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The Rhodes Trust has announced its newest Rhodes scholars, and 10 of the 32 American students selected (pdf) to attend the United Kingdom’s Oxford University for postgraduate studies are African American, the most ever to receive the prestigious honor.

This is the first time that the number of African Americans in a single class to be awarded the roughly $68,000-per-year scholarship rose into the double digits, according to the Associated Press. .

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The group includes a student pursuing academic research involving Black Lives Matter, a college athlete who developed a prosthetic knee and the first black woman to lead West Point’s Cadet Corps

Here is the list of black Rhodes scholars for 2018:

  1. Simone Askew’s international-history undergraduate thesis examined rape as a tool for genocide. She is the first black woman to serve as captain of the Corps of Cadets, which is the highest position in West Point’s chain of command. That’s the U.S. Military Academy, not the West Point Shopping Center across town, where the highest position is the manager at Zaxby’s.
  2. Camille A. Borders was active in the Ferguson, Mo., protests and founded Washington University Students in Solidarity to address police brutality and racial profiling. Her senior thesis investigated how African-American women emerging from slavery understood and practiced their sexual lives and how slavery affected relationships. Borders is also a slam poet who wrote a poem about whatever you are thinking.
  3. Jasmine Brown will earn her Ph.D. in physiology, anatomy and genetics at Oxford. She fights against implicit bias in laboratories and has done cancer research at the Broad Institute, pulmonary research at John Hopkins, behavioral science at the University of Miami and neuroscience at Washington University, where she is researching protective genes against cognitive defects following West Nile-induced encephalitis. I don’t know what that means, but it sounds impressive as hell.
  4. Tania N. Fabo is a Harvard senior in human development and regenerative biology. Fabo is the child of Cameroonian parents and created the first Black Health Matters conference at Harvard. She has studied cancer throughout her college career and plans to study oncology at Oxford, so Shannon Sharpe probably shouldn’t light up a Black & Mild near Fabo.
  5. JaVaughn T. “J.T.” Flowers graduated from Yale with a degree in political science and started an organization to make sure low-income students receive an equal education. Flowers played basketball at Yale and started a program that changed the university’s financial aid system. The “J.T.” stands for “just talented.”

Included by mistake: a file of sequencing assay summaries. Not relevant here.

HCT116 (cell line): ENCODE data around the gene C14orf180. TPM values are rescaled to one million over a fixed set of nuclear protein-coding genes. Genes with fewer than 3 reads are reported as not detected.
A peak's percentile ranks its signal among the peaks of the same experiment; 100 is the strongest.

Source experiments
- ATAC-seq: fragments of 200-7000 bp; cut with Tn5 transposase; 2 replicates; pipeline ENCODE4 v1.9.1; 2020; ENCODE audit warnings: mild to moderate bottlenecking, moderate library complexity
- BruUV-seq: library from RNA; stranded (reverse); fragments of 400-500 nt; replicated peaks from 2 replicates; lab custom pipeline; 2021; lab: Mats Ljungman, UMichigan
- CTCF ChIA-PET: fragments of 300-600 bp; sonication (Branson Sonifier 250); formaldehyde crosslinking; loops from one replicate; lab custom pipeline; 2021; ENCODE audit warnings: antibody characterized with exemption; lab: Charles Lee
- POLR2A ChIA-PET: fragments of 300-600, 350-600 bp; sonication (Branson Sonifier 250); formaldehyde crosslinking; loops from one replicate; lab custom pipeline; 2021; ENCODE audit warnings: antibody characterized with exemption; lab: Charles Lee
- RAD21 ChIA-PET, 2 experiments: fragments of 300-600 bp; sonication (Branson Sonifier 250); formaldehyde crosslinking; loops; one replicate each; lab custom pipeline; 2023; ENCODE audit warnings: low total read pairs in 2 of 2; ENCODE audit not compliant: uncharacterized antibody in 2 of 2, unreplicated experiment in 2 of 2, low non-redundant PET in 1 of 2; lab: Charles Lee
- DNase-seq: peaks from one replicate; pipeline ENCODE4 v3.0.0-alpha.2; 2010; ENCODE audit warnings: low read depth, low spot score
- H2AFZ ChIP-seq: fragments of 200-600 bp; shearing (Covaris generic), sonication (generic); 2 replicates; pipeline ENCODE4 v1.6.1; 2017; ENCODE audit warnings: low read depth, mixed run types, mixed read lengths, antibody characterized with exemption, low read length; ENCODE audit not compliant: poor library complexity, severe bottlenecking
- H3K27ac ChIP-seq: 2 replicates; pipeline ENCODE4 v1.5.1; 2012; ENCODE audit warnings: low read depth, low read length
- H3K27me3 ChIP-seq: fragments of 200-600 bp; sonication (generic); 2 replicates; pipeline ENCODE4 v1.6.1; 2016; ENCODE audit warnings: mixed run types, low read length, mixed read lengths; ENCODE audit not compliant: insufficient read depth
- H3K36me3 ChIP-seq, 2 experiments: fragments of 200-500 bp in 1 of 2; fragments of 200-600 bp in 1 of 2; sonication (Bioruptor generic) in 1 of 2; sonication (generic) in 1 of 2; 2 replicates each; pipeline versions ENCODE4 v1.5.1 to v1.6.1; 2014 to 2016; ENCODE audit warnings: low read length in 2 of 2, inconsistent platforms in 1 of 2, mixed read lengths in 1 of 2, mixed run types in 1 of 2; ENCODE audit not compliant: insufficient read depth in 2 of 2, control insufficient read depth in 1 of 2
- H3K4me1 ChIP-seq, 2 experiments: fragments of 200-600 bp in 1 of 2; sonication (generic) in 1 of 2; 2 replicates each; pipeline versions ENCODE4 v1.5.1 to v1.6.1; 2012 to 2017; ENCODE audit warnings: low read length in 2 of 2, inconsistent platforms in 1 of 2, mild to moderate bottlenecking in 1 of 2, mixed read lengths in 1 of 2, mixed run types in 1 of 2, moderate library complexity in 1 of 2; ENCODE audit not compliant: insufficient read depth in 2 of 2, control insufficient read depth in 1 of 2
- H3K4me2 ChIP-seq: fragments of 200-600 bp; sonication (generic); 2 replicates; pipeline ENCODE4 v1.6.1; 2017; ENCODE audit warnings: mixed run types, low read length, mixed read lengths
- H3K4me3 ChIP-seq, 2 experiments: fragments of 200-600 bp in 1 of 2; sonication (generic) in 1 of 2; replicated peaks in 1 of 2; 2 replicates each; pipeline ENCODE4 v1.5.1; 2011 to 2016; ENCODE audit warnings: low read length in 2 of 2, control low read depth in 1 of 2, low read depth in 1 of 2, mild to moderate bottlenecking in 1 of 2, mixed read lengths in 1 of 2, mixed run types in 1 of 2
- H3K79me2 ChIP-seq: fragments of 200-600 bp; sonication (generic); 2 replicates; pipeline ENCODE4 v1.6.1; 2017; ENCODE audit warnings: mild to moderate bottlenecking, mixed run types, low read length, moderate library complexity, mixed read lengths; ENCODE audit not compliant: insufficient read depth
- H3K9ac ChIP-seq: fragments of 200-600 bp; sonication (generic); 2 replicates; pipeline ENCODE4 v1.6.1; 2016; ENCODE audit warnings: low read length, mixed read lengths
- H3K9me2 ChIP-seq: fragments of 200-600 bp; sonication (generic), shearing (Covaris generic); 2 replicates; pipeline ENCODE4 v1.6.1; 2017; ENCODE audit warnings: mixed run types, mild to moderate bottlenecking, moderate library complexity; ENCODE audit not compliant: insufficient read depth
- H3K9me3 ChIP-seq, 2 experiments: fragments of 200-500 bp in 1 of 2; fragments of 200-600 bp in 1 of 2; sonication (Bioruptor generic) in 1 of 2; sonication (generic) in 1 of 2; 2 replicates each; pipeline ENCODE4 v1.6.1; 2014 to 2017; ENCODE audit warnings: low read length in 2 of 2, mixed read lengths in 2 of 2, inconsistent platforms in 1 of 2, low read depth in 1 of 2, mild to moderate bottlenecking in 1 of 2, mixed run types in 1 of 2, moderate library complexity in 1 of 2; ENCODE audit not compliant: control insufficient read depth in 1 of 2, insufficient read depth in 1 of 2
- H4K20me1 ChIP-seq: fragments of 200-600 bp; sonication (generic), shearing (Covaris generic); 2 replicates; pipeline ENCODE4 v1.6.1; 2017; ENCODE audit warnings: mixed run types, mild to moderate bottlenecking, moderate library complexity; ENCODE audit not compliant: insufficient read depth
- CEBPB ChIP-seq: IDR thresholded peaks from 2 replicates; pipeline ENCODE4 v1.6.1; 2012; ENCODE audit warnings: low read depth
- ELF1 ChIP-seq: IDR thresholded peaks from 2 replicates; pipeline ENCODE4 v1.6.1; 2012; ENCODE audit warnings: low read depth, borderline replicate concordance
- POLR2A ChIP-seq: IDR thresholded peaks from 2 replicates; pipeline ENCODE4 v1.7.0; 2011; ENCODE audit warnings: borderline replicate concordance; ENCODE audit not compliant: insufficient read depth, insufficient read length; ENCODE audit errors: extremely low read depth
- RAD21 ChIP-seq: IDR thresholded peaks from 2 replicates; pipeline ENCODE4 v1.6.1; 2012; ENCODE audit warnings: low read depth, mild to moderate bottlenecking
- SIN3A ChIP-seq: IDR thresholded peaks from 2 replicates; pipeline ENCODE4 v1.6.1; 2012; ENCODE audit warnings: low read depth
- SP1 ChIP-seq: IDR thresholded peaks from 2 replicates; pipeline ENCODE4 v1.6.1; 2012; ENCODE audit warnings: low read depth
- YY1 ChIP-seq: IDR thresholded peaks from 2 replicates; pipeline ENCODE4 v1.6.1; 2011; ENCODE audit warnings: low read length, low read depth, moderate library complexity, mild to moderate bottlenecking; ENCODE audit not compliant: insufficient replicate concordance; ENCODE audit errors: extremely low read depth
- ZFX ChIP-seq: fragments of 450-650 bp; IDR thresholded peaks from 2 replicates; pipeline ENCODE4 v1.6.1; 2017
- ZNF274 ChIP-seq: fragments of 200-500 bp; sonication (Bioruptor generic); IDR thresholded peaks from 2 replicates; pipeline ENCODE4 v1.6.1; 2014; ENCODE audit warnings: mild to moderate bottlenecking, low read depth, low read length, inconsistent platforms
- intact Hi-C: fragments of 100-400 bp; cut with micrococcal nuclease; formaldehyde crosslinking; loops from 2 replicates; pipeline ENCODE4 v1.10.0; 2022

6. Hazim Hardeman is Temple University’s first Rhodes scholar. After attending inner-city-Philadelphia high schools, enrolling in a community college and finishing with high honors, Hardeman graduated from Temple magna cum laude. He has studied and written about pedagogy, race and politics, gun control, hip-hop and African-American intellectual history. He works as a Philadelphia substitute teacher. He is better than we are.
  7. Chelsea A. Jackson is also a Truman scholar and helped revive Atlanta’s chapter of the NAACP. She is pursuing a master at Emory; her thesis will examine prosecutorial discretion and race. Jackson is also the musical director of AHANA A Capella, meaning that she is smart and she can sing. However, since she is in Atlanta, the correct pronunciation is “saaang.”
  8. Thamara V. Jean completed her senior thesis on the Black Lives Matter movement during her junior year at the Macaulay Honors College at Hunter College of the City University of New York. It was subsequently published in the Journal of Politics and Society. She then followed up this research by studying black nationalism at Harvard during the 1960s. During my junior year of college, I accomplished a similarly impressive feat when I ran a Boston during a highly contested game of spades. (I did renege, though.)
  9. Naomi T. Mburu won the 2016 National Society of Black Engineers Regional Conference Award for the best oral presentation and has given 11 research presentations and co-authored two peer-reviewed journal articles. Mburu, a senior at the University of Maryland, Baltimore County, plans to earn a D.Phil. in engineering science at Oxford.
  10. Jordan D. Thomas, a senior at Princeton, plans to study evidence-based social intervention and policy evaluation at Oxford. He has already interned at the Office for Civil Rights’ Program Legal Group at the U.S. Department of Education as part of the Scholars in the Nation’s Service Initiative. Thomas was also a Fulbright Summer Institute fellow at the University of Bristol studying the culture, heritage and history of the U.K. He probably already has a British accent, making a smart, young version of Idris Elba.

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The Rhodes scholarships cover all expenses and are considered the most prestigious scholarships available to American students.

Read more at the Associated Press and the Rhodes Trust (pdf).